Celebrate With Information

June Dairy Month offers an opportunity to get better connected to the industry.

It is the time of year when the industry celebrates America’s great bounty of dairy products and pays tribute to its dairy farmers. Officially christened June Dairy Month in 1939, the annual celebration has blossomed into a national affair. The custom presents the perfect opportunity for the industry to remind consumers of the important role dairy products play in their lives.
Leading the way with dedicated fanfare is the Wisconsin Milk Marketing Board’s (WMMB) yearly celebration; visit www.wisdairy.com for more details. In fact, simply typing “June Dairy Month 2006” into Google turns up a wealth of information on events nationwide.
Not only is June Dairy Month the perfect opportunity to remind consumers of the importance of dairy products, but it is a great time to inform consumers of the ways in which the dairy industry has changed. DTN Dairy, Omaha, Neb., provides the industry with a comprehensive package of news, market analysis and commentary, real-time market quotes and highly localized weather information, 24 hours a day, seven days a week.
DTN’s dairy analyst, Rick Kment, reports that several trends in the dairy industry are revealing important information and outlooks for the year ahead. For example, milk production has been on a continual rise over the past four years and the trend is expected to continue in 2006, Kment reports.
According to the USDA’s Milk Production report, milk output in the top 23 dairy states grew 5.4 percent during January, versus a year ago. Also, dairy cow numbers are higher, up 103,000 head from January 2005.
The safety of U.S. dairy products continues to be a top priority in the industry, Kment says. Over the past 10 years, several issues have spurred heated debates throughout the industry, from raw milk to the growing demand for organic dairy products. The use of artificial growth hormones to enhance milk output in dairy cows also continues to lead discussions about the health and safety of dairy products.
The U.S. dairy industry continues to change, and has done so dramatically since Wisconsin led the country in dairy production. Over the past several years, changes in farm size and dairy practices have allowed states like California and Florida to become leaders in the industry, Kment says. While Wisconsin still has the most dairy farms of any state in the nation, the structure of how those dairy farms are run continues to change.
An authority on trends affecting the ever-changing landscape of the U.S. dairy market, Kment can be reached at (800) 485-4000.
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Product and Promotion News
HP Hood, Cabot Creamery and the New England Dairy Promotion Board will be involved with a different type of cow than usual when CowParade Boston kicks off this summer. The companies’ cow statues will be a part of Boston’s version of the world’s largest and most popular public art event benefiting the Jimmy Fund of Dana-Farber Cancer Institute. The event features nearly 200 life-size cows, painted and created by local and national artists, grazing the streets and public areas of Boston for all to enjoy during the summer months. Following their showing, the cows will be rounded up for a cattle auction and gala event, where they will be sold to the highest bidder. All proceeds will benefit the Jimmy Fund, which fights against cancer at Boston’s Dana-Farber Cancer Institute. For more information, visit www.jimmyfund.org/cowparade.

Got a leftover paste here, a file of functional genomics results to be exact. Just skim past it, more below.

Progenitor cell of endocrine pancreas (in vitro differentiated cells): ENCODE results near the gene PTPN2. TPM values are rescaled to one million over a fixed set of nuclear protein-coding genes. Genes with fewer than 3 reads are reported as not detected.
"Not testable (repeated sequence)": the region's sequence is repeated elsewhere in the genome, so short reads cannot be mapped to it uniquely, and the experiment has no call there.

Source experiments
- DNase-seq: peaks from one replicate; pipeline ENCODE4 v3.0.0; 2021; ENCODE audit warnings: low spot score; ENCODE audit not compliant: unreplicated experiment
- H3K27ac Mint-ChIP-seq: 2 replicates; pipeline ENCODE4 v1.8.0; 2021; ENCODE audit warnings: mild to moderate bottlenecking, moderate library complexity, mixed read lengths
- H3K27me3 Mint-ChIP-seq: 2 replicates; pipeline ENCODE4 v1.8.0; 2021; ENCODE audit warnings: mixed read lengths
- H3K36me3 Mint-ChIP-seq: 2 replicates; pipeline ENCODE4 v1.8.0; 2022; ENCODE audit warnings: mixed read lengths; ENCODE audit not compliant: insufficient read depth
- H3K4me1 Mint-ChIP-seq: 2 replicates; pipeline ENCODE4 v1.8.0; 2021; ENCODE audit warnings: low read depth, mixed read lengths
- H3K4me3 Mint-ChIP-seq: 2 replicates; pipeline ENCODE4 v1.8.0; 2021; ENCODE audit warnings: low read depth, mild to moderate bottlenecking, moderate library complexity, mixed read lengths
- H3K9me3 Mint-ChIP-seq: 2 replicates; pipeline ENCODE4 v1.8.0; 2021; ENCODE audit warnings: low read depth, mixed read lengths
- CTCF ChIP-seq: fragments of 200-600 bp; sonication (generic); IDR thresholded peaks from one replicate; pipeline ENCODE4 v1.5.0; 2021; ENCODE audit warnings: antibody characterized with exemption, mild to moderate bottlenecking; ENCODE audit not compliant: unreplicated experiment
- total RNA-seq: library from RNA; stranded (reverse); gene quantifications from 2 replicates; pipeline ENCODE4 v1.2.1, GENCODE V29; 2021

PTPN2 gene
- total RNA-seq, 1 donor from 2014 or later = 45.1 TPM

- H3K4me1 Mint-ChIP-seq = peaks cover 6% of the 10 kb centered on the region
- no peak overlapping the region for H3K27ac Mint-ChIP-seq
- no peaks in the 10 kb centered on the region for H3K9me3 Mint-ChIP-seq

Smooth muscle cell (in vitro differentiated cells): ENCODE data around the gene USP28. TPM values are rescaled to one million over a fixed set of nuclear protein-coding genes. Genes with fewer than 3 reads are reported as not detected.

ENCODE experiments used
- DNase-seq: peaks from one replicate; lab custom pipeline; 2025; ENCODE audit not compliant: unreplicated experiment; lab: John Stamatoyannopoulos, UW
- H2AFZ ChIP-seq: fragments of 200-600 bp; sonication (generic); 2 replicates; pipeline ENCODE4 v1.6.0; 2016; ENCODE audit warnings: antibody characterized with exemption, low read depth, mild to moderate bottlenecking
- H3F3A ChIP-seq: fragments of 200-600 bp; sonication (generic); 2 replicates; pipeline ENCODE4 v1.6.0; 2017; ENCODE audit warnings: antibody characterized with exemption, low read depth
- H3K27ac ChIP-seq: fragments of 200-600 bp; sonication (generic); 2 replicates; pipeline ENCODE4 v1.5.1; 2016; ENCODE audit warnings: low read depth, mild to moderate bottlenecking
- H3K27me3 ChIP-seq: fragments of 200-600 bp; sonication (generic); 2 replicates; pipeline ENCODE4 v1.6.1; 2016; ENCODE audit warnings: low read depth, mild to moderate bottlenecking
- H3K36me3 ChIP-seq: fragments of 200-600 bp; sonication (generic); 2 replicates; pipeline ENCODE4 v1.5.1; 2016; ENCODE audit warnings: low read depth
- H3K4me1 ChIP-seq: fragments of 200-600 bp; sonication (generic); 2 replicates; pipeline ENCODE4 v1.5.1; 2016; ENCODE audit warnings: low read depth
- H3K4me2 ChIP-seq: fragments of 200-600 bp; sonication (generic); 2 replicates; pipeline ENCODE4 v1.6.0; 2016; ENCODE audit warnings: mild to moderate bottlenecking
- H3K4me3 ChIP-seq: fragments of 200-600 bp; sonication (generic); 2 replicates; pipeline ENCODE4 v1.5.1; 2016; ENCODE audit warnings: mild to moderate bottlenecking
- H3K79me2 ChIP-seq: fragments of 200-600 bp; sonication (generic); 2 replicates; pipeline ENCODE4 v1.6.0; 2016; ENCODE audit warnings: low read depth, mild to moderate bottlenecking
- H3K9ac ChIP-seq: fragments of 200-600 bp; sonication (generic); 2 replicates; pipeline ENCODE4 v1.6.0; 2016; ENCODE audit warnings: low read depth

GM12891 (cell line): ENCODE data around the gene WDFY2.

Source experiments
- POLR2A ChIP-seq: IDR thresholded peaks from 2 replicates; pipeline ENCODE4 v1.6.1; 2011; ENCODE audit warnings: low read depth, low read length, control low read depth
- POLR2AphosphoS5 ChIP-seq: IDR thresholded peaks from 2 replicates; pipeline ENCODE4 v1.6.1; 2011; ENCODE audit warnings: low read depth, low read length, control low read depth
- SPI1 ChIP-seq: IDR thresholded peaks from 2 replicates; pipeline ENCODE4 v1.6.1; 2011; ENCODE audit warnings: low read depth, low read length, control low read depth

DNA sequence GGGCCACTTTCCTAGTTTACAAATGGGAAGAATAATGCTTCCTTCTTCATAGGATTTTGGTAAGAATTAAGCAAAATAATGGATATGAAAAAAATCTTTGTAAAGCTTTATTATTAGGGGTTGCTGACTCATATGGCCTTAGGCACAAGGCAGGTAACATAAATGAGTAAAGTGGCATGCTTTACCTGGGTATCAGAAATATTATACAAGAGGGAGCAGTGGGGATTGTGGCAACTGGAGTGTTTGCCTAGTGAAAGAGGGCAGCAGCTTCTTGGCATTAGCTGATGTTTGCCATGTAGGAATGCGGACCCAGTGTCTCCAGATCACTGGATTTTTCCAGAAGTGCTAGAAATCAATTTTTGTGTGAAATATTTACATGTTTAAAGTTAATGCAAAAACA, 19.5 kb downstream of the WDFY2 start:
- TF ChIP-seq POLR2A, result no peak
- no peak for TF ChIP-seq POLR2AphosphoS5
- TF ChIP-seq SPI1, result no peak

Roberts Dairy, Omaha, Neb., is taking on a new look in 2006. But the company’s delicious flavor and taste will remain the same, says Jeff Powell, president of Roberts Dairy. The entire line of the company’s offerings — which includes milk, orange juice, fresh cottage cheese and sour cream — sports redesigned labeling. Coinciding with Roberts’ 100th anniversary, the new graphics replace a swirling design that had been a part of its packaging for several years. The new labels feature a quaint farmstead with a red-roofed barn, a pair of silos, a farmhouse and grazing Holstein cows. A large tree stands adjacent to the farmstead and a line of fresh crops can be seen in the background. The look of Roberts Dairy’s school milk carton has also been revamped.
The Milk Processor Education Program (MilkPEP), Washington, D.C., has announced a new retail feature incentive program that makes chocolate milk the official drink of Halloween. The month-long promotion in October will encourage consumers to buy this healthy treat and offers retailers a chance to boost their sales during this fun and popular holiday. Each mass merchandiser, convenience store, drug store and supermarket that registers for the promotion will receive a point-of-sale kit that includes a banner, wobblers and static clings. In addition, stores will receive prizes for featuring flavored milk in their advertising during October. Retailers can pick either a larger quantity of lower value prizes or a smaller quantity of higher value prizes. Early prize shipping is available for qualified stores. For more information, visit www.milkpep.org.
Ben & Jerry’s Homemade Holdings Inc., South Burlington, Vt., has announced its Do Us a Flavor Contest, an opportunity to become an honorary Ben & Jerry’s flavor guru and create an original, mouth-watering ice cream flavor. Those interested in creating the next Chunky Monkey®, Chubby Hubby® or Phish Food® can visit www.benjerry.com and get started. Site visitors can pick an ice cream base like brownie batter, white chocolate or sweet cream, then add lots of chunks and swirls and give the creation a catchy name. Flavor entries will be judged on creativity, flavor profile and relevance to the Ben & Jerry’s brand. For complete official rules and how to enter, visit www.benjerry.com.